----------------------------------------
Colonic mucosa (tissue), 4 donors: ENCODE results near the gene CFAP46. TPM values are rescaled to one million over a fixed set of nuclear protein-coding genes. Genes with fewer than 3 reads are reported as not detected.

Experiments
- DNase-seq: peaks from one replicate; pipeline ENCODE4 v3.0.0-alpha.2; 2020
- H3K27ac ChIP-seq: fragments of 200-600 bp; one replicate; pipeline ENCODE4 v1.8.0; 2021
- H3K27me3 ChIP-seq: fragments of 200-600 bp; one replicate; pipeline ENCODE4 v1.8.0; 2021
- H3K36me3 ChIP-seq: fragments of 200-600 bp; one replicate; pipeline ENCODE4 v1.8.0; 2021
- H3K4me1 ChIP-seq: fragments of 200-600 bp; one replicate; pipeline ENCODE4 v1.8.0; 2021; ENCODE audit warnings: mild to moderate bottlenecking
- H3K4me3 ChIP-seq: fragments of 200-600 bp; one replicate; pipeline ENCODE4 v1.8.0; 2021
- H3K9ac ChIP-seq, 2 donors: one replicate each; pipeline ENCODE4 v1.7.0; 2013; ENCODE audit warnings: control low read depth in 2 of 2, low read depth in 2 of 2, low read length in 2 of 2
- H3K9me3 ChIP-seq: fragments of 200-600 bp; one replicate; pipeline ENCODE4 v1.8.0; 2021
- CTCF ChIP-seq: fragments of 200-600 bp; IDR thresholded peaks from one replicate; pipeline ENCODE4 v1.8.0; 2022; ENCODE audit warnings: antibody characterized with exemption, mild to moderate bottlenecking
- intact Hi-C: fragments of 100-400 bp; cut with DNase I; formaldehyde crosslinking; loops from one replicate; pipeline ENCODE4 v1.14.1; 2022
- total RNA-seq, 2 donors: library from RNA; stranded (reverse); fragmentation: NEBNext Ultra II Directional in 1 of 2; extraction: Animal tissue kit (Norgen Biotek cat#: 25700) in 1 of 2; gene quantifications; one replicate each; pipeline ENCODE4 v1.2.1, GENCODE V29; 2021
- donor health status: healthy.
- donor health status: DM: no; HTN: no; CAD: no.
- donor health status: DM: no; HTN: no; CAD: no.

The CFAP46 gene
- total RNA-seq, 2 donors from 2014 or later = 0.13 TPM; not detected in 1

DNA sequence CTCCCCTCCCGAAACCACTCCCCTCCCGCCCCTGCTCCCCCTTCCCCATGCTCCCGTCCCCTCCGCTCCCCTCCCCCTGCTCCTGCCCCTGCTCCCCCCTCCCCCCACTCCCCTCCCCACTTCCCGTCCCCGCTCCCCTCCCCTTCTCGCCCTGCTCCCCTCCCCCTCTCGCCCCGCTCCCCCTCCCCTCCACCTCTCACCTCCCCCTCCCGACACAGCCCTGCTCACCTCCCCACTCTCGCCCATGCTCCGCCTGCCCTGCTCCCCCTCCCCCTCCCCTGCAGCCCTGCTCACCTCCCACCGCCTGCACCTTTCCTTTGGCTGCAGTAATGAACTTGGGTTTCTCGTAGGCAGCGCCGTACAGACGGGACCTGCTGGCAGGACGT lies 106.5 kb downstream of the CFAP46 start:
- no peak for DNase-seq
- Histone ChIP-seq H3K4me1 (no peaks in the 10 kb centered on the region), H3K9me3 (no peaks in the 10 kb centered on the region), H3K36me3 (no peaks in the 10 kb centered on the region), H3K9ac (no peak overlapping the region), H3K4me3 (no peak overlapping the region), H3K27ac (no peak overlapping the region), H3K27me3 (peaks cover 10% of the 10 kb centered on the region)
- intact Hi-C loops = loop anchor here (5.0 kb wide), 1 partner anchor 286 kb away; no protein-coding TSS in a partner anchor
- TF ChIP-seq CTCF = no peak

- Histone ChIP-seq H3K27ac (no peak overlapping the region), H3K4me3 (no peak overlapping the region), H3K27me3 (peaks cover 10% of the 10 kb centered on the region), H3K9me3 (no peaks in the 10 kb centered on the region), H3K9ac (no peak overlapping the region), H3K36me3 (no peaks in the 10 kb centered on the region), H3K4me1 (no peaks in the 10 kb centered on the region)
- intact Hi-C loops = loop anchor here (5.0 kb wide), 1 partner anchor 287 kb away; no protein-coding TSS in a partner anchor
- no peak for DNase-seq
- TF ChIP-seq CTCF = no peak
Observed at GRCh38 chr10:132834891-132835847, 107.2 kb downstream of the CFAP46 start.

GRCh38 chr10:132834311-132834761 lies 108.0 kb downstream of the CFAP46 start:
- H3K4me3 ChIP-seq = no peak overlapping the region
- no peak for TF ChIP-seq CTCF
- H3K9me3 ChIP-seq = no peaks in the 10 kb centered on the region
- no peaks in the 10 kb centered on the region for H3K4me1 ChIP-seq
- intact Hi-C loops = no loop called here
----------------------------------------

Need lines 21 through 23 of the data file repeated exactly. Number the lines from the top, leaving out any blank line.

- Histone ChIP-seq H3K4me1 (no peaks in the 10 kb centered on the region), H3K9me3 (no peaks in the 10 kb centered on the region), H3K36me3 (no peaks in the 10 kb centered on the region), H3K9ac (no peak overlapping the region), H3K4me3 (no peak overlapping the region), H3K27ac (no peak overlapping the region), H3K27me3 (peaks cover 10% of the 10 kb centered on the region)
- intact Hi-C loops = loop anchor here (5.0 kb wide), 1 partner anchor 286 kb away; no protein-coding TSS in a partner anchor
- TF ChIP-seq CTCF = no peak